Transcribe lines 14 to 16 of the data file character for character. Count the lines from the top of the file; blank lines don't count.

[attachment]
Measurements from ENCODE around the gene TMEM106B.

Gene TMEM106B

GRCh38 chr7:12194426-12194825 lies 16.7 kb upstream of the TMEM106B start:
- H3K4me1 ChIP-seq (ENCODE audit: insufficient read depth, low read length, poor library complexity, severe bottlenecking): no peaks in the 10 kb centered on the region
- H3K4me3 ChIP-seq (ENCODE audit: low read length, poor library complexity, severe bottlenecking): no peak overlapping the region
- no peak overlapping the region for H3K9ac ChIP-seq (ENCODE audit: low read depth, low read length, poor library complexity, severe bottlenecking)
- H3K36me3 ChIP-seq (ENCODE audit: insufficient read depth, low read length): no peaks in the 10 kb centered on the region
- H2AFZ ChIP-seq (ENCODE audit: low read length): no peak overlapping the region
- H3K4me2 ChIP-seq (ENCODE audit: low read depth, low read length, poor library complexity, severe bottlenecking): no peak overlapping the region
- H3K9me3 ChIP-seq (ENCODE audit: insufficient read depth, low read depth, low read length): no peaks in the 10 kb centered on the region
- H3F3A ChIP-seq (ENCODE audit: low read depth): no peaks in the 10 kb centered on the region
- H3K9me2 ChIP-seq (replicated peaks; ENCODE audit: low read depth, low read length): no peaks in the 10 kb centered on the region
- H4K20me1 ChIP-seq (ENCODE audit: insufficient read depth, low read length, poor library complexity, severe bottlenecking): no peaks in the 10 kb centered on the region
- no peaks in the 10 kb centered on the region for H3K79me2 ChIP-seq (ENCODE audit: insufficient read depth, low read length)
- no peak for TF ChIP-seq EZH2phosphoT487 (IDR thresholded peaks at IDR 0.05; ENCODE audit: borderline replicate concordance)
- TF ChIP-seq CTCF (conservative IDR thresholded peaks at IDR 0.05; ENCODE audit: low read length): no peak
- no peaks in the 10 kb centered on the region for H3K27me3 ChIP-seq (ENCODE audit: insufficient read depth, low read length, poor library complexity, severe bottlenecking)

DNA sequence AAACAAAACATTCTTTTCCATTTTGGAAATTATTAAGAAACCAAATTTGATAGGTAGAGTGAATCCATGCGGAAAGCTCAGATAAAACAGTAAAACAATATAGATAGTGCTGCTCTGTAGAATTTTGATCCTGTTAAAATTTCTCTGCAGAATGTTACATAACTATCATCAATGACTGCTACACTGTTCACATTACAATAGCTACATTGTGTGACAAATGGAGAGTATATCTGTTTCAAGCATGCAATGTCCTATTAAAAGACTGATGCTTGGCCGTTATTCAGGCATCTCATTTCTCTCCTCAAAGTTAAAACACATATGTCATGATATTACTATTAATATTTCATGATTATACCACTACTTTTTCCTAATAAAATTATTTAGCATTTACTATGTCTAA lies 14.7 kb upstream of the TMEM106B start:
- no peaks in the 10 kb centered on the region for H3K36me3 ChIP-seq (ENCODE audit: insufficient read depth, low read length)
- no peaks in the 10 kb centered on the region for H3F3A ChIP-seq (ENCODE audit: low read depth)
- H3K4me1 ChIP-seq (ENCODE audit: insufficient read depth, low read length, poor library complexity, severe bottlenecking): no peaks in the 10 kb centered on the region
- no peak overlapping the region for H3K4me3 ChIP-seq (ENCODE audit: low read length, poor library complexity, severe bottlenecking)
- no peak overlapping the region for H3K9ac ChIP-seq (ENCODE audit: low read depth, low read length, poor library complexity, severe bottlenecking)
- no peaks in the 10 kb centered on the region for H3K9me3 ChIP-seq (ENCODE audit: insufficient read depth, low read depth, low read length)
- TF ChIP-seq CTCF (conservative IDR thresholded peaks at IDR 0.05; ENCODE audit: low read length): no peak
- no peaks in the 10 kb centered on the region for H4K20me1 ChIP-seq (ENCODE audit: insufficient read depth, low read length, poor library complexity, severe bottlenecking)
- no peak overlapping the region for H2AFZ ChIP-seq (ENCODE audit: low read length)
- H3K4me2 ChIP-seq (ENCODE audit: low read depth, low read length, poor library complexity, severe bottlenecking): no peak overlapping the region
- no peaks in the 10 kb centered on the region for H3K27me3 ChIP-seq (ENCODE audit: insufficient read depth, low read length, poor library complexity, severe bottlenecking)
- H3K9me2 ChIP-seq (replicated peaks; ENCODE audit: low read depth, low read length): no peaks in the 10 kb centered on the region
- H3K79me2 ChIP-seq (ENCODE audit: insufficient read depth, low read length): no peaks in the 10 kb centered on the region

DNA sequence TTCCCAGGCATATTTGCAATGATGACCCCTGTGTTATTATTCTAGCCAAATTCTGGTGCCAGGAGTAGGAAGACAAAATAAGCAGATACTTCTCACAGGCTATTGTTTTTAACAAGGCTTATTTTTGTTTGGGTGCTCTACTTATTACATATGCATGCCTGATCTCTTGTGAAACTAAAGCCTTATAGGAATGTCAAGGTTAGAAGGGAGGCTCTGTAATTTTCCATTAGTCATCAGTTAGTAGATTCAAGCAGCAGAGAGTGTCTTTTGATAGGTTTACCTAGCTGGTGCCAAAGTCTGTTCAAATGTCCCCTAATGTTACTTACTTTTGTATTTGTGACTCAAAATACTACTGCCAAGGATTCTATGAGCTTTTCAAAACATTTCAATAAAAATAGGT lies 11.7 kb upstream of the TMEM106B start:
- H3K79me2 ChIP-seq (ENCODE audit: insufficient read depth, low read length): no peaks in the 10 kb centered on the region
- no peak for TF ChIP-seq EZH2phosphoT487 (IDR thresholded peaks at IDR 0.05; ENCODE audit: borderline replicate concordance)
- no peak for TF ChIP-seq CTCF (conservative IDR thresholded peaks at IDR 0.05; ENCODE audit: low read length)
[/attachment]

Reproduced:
- no peaks in the 10 kb centered on the region for H3K79me2 ChIP-seq (ENCODE audit: insufficient read depth, low read length)
- no peak for TF ChIP-seq EZH2phosphoT487 (IDR thresholded peaks at IDR 0.05; ENCODE audit: borderline replicate concordance)
- TF ChIP-seq CTCF (conservative IDR thresholded peaks at IDR 0.05; ENCODE audit: low read length): no peak